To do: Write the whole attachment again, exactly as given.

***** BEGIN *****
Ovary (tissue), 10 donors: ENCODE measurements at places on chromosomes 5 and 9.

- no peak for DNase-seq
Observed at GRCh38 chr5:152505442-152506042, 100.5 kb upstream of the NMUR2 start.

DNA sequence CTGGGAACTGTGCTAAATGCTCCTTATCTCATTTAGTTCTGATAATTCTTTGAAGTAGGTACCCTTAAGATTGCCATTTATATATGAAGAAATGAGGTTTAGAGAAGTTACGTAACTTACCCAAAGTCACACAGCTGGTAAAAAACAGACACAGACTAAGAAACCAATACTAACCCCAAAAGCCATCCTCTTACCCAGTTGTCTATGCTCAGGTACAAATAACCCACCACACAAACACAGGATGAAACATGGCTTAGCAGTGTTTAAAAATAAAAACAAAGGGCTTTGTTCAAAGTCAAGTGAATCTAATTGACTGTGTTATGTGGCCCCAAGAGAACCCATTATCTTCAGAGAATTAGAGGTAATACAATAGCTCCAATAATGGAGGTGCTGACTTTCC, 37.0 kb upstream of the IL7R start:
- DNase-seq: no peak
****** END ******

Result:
Ovary (tissue), 10 donors: ENCODE measurements at places on chromosomes 5 and 9.

- no peak for DNase-seq
Observed at GRCh38 chr5:152505442-152506042, 100.5 kb upstream of the NMUR2 start.

DNA sequence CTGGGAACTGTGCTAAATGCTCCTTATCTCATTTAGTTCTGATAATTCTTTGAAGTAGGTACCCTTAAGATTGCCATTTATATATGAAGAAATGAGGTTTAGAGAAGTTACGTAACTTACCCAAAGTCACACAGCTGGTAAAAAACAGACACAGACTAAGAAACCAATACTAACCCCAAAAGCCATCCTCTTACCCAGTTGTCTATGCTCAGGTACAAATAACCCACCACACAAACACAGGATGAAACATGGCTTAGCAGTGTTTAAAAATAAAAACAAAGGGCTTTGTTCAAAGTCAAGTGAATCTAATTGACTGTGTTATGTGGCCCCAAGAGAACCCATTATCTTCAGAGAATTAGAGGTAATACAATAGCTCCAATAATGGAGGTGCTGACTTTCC, 37.0 kb upstream of the IL7R start:
- DNase-seq: no peak